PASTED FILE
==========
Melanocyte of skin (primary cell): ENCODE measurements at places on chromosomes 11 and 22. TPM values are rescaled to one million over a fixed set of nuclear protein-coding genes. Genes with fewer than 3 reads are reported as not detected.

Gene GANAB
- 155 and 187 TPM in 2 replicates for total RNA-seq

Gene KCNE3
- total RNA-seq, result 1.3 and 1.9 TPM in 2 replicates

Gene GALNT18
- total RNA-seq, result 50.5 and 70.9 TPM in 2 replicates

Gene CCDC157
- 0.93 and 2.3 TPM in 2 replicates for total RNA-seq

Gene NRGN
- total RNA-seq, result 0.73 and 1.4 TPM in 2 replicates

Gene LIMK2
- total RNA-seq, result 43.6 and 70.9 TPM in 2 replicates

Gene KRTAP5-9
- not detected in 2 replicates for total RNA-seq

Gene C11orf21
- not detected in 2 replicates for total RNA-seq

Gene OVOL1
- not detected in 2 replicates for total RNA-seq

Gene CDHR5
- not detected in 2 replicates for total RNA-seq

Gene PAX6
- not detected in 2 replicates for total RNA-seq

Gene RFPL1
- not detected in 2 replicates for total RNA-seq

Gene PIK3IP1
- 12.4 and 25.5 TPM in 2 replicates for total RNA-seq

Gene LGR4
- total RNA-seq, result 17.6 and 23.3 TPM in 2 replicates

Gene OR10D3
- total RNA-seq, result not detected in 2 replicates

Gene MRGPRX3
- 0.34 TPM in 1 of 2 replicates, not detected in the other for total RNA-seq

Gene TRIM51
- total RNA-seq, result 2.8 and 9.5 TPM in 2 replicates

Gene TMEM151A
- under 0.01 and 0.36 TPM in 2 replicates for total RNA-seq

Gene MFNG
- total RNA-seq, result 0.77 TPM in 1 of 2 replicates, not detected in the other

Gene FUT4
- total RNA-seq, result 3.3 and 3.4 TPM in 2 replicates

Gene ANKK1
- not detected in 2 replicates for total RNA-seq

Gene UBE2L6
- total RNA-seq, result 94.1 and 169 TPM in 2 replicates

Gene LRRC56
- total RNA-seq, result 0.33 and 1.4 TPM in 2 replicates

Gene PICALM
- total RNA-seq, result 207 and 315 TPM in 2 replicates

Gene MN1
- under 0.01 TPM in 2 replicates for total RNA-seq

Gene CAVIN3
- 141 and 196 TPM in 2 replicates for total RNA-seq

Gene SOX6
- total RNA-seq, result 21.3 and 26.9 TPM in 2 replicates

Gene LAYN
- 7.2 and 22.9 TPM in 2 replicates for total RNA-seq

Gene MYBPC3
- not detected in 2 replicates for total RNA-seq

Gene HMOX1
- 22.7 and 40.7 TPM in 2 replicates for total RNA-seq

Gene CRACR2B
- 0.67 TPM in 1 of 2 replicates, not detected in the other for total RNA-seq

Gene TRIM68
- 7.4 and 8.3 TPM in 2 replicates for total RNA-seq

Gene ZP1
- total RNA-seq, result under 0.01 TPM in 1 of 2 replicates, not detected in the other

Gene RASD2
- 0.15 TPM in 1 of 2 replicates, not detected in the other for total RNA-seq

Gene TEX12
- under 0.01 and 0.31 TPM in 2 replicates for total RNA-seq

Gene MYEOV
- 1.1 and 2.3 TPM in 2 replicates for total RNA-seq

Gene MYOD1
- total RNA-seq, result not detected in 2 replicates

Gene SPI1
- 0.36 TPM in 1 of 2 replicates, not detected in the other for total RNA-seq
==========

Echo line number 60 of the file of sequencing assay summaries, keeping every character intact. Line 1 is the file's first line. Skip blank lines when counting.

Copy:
Gene HMOX1